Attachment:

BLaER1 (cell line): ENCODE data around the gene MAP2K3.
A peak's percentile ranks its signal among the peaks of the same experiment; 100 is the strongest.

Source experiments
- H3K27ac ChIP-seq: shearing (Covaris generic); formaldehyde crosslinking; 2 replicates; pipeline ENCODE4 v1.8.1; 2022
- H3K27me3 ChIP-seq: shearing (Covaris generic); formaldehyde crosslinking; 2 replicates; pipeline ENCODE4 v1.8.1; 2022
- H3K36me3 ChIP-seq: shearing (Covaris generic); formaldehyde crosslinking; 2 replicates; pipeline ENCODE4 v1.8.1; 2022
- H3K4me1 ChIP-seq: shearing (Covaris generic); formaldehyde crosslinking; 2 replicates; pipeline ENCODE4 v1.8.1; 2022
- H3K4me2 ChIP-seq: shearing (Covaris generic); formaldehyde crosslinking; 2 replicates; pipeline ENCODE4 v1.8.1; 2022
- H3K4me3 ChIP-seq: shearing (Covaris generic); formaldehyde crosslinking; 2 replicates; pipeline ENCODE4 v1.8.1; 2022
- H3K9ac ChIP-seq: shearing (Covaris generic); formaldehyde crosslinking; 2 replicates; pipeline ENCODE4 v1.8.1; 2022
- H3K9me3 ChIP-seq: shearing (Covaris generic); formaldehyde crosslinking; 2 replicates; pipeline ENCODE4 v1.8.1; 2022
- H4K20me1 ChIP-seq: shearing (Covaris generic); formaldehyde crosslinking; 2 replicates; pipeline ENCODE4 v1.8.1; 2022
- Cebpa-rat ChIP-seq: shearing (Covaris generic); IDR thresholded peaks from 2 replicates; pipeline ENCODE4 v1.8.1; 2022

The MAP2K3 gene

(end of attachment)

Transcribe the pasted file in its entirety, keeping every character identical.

BLaER1 (cell line): ENCODE data around the gene MAP2K3.
A peak's percentile ranks its signal among the peaks of the same experiment; 100 is the strongest.

Source experiments
- H3K27ac ChIP-seq: shearing (Covaris generic); formaldehyde crosslinking; 2 replicates; pipeline ENCODE4 v1.8.1; 2022
- H3K27me3 ChIP-seq: shearing (Covaris generic); formaldehyde crosslinking; 2 replicates; pipeline ENCODE4 v1.8.1; 2022
- H3K36me3 ChIP-seq: shearing (Covaris generic); formaldehyde crosslinking; 2 replicates; pipeline ENCODE4 v1.8.1; 2022
- H3K4me1 ChIP-seq: shearing (Covaris generic); formaldehyde crosslinking; 2 replicates; pipeline ENCODE4 v1.8.1; 2022
- H3K4me2 ChIP-seq: shearing (Covaris generic); formaldehyde crosslinking; 2 replicates; pipeline ENCODE4 v1.8.1; 2022
- H3K4me3 ChIP-seq: shearing (Covaris generic); formaldehyde crosslinking; 2 replicates; pipeline ENCODE4 v1.8.1; 2022
- H3K9ac ChIP-seq: shearing (Covaris generic); formaldehyde crosslinking; 2 replicates; pipeline ENCODE4 v1.8.1; 2022
- H3K9me3 ChIP-seq: shearing (Covaris generic); formaldehyde crosslinking; 2 replicates; pipeline ENCODE4 v1.8.1; 2022
- H4K20me1 ChIP-seq: shearing (Covaris generic); formaldehyde crosslinking; 2 replicates; pipeline ENCODE4 v1.8.1; 2022
- Cebpa-rat ChIP-seq: shearing (Covaris generic); IDR thresholded peaks from 2 replicates; pipeline ENCODE4 v1.8.1; 2022

The MAP2K3 gene